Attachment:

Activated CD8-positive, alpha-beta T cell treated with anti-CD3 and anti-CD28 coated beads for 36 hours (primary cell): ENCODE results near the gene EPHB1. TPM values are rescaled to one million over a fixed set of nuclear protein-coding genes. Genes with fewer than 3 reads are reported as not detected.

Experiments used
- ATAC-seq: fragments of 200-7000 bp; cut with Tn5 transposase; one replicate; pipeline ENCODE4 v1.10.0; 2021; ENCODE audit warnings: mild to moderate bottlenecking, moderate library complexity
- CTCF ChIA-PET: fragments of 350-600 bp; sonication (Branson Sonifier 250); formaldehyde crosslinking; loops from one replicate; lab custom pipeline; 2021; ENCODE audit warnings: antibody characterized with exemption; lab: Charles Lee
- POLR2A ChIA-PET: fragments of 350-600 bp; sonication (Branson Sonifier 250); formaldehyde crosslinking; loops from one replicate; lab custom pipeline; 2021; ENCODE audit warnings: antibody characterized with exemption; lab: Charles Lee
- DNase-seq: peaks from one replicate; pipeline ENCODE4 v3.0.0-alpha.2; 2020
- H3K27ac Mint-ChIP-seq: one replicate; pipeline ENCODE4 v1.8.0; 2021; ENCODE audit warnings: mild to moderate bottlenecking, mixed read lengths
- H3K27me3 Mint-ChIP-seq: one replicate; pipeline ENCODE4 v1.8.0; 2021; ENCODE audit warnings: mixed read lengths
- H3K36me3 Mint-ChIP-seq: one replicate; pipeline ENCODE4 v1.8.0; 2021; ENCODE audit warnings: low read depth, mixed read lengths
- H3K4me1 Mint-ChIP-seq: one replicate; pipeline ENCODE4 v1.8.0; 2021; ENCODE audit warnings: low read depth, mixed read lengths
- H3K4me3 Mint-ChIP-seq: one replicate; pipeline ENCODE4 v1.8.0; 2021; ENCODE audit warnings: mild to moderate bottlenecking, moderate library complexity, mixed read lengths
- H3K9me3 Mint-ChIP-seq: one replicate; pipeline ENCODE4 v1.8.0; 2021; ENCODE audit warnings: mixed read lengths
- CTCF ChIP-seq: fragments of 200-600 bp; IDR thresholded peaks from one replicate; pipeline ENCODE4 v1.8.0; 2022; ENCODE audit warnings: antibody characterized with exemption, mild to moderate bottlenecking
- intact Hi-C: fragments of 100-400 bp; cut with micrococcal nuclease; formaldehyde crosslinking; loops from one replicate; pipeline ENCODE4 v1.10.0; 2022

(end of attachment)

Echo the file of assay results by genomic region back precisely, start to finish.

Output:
Activated CD8-positive, alpha-beta T cell treated with anti-CD3 and anti-CD28 coated beads for 36 hours (primary cell): ENCODE results near the gene EPHB1. TPM values are rescaled to one million over a fixed set of nuclear protein-coding genes. Genes with fewer than 3 reads are reported as not detected.

Experiments used
- ATAC-seq: fragments of 200-7000 bp; cut with Tn5 transposase; one replicate; pipeline ENCODE4 v1.10.0; 2021; ENCODE audit warnings: mild to moderate bottlenecking, moderate library complexity
- CTCF ChIA-PET: fragments of 350-600 bp; sonication (Branson Sonifier 250); formaldehyde crosslinking; loops from one replicate; lab custom pipeline; 2021; ENCODE audit warnings: antibody characterized with exemption; lab: Charles Lee
- POLR2A ChIA-PET: fragments of 350-600 bp; sonication (Branson Sonifier 250); formaldehyde crosslinking; loops from one replicate; lab custom pipeline; 2021; ENCODE audit warnings: antibody characterized with exemption; lab: Charles Lee
- DNase-seq: peaks from one replicate; pipeline ENCODE4 v3.0.0-alpha.2; 2020
- H3K27ac Mint-ChIP-seq: one replicate; pipeline ENCODE4 v1.8.0; 2021; ENCODE audit warnings: mild to moderate bottlenecking, mixed read lengths
- H3K27me3 Mint-ChIP-seq: one replicate; pipeline ENCODE4 v1.8.0; 2021; ENCODE audit warnings: mixed read lengths
- H3K36me3 Mint-ChIP-seq: one replicate; pipeline ENCODE4 v1.8.0; 2021; ENCODE audit warnings: low read depth, mixed read lengths
- H3K4me1 Mint-ChIP-seq: one replicate; pipeline ENCODE4 v1.8.0; 2021; ENCODE audit warnings: low read depth, mixed read lengths
- H3K4me3 Mint-ChIP-seq: one replicate; pipeline ENCODE4 v1.8.0; 2021; ENCODE audit warnings: mild to moderate bottlenecking, moderate library complexity, mixed read lengths
- H3K9me3 Mint-ChIP-seq: one replicate; pipeline ENCODE4 v1.8.0; 2021; ENCODE audit warnings: mixed read lengths
- CTCF ChIP-seq: fragments of 200-600 bp; IDR thresholded peaks from one replicate; pipeline ENCODE4 v1.8.0; 2022; ENCODE audit warnings: antibody characterized with exemption, mild to moderate bottlenecking
- intact Hi-C: fragments of 100-400 bp; cut with micrococcal nuclease; formaldehyde crosslinking; loops from one replicate; pipeline ENCODE4 v1.10.0; 2022